Your Kids Will Be Fine If You Ignore Them

(You will pay for it after, often in the form of cleanup, or them being a nightmare to get to bed. But don’t expect every hour of the day to be perfect. It won’t be.)

My friend Lyz Lenz, a journalist and author, is also a single mom and recently published a terrific thread on Twitter with tips for simultaneously parenting her two children while meeting deadlines. Some of her suggestions are genius — like playing “tattoo parlor” with washable markers — wherein she gives you a peek at the future in the form of her kids being just fine.

You can also press mute on a phone call — and walk away from your child while you briefly un-mute to speak. If you are on a video call, by all means angle that screen up to capture your serene, competent face, while somewhere around your knees a wailing toddler hugs you for dear life.

Of course, when they need you, they’ll really need you, and you’ll just have to push the rest off. But you have work to do, and you need to keep things going.

…But Help Them Help You

But I have realized that the more I can signal to Ruby when I am working, the better off we both are. And the most confusing signal of all is the phone.

To Ruby, the phone is where her videos live. It’s where she can find her Bubby and Zaida and Auntie and Daddy’s faces. It’s the thing mommy trains at her at all times saying, “Smile!” and “Do that thing you just did again! Please honey please!” So when she grabs it away from you in the middle of an important email, she doesn’t get that you’re working.

It’s going to take effort to unlearn our phone habits, but it will help a lot to offload from phone to computer, and make it clear that computer is work. Kids will get it — but phones are confusing because they think they are toys.

Setting aside clearly-delineated areas for work and play will help a lot, too. Prior to this week my desk was used as a place to pile things upon, and then things upon those things, because I prefer to sit on the couch when I work. But now that we have rearranged the living room to be the play area, I will need to reclaim the desk as the place where Mommy works. Signaling will help our kids know when we need them to give us space.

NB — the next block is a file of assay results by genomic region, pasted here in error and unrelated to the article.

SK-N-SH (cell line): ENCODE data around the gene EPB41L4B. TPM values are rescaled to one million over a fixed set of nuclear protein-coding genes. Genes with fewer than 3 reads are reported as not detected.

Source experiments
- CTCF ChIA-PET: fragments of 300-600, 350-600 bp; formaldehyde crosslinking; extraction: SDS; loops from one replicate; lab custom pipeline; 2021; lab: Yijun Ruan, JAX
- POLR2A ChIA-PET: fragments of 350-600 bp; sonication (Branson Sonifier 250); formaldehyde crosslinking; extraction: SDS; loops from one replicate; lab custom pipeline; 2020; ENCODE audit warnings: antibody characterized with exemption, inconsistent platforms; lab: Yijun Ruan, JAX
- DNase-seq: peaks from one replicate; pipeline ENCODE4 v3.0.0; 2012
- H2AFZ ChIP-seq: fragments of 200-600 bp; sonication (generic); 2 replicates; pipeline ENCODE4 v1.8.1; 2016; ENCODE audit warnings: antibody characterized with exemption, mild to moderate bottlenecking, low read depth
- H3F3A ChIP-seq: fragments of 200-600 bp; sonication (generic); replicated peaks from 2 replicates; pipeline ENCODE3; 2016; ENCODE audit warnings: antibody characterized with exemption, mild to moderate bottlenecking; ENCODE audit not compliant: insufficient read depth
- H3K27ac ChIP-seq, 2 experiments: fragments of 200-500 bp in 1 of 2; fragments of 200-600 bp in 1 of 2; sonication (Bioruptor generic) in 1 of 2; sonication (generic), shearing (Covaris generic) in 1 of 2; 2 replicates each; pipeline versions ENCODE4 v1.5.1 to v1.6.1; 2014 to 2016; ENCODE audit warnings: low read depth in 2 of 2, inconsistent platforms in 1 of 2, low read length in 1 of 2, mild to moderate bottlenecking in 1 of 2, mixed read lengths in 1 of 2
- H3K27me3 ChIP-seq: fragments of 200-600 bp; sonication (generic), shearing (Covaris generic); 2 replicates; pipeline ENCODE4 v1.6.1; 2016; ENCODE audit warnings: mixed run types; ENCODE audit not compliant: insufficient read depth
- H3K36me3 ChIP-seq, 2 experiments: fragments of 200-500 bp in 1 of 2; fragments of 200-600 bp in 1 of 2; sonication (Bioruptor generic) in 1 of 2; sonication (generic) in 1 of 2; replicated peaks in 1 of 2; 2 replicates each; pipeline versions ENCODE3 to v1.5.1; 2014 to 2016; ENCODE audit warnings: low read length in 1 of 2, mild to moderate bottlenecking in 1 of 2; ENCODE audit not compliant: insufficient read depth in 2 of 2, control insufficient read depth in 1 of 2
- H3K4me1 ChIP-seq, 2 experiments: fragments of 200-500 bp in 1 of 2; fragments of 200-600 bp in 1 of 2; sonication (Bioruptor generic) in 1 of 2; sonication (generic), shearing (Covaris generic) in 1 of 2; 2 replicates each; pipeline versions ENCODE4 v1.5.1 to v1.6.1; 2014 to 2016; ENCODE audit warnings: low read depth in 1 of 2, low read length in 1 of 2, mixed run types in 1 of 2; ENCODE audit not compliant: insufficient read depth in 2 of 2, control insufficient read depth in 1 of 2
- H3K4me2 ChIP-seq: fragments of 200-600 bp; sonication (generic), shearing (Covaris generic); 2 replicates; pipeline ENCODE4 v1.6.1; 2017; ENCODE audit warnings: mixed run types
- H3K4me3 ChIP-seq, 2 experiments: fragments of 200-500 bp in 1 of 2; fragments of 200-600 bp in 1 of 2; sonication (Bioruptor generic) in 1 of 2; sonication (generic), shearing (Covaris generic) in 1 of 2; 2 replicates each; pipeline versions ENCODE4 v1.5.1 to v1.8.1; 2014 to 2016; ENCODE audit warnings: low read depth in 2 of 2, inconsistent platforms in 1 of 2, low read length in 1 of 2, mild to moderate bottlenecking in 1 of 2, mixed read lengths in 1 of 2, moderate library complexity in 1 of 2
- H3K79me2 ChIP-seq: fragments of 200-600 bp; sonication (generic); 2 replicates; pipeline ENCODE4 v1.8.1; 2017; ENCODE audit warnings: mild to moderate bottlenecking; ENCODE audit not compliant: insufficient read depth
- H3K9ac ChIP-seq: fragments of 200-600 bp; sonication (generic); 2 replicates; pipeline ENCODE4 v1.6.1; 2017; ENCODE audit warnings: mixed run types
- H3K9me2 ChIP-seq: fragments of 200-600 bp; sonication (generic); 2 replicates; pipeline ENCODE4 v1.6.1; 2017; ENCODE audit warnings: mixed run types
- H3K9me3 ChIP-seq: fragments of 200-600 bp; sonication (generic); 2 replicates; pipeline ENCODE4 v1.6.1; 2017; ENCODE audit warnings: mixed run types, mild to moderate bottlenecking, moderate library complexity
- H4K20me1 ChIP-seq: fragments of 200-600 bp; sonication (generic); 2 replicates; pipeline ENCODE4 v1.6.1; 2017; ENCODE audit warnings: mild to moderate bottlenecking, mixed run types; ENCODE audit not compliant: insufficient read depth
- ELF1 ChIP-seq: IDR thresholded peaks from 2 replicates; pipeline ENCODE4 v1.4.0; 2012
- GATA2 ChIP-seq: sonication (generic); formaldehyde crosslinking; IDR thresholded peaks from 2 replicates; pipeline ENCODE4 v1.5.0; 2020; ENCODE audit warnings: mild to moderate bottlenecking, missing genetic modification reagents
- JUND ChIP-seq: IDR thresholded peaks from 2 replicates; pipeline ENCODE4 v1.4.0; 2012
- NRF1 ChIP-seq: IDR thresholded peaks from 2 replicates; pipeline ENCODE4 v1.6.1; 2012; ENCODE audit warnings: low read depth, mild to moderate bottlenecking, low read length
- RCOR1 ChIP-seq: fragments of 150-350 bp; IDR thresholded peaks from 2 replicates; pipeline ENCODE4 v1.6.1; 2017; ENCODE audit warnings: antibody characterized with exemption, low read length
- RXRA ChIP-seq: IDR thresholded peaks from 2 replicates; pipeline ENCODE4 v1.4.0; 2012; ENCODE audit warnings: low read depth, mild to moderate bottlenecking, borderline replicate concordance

Joy

Also try to find things to watch and listen to and do with your kids. A smart YouTube video. Fun yoga. That pepper-and-soap virus simulation. Or rearranging the furniture as per the above. Whatever! Be jolly. It will help.

This sounds like I am way more disciplined and productive than I am. I most definitely am not! I’m finishing this up while we watch Frozen 2. I’ve just been juggling the home office-slash-daycare for almost five years, so I’ve learned a few things. I promise you can still be productive. Just maybe not as productive as you were a week ago.


Rachel Sklar is a writer & entrepreneur in New York. She is the founder of TheLi.st, a networking collective for professional women, and is a single mom to a 4-year old girl. You can find her on Instagram at @RachelSklar and at @TheLuckiestNYC.


This originally appeared in Katie Couric’s Wake-Up Call newsletter. Subscribe here.

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Rachel Sklar

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Writer, entrepreneur & activist. Founder of TheLi.st and Change The Ratio. Just here to elevate women & sing showtunes. Find me @rachelsklar on Twitter/Insta.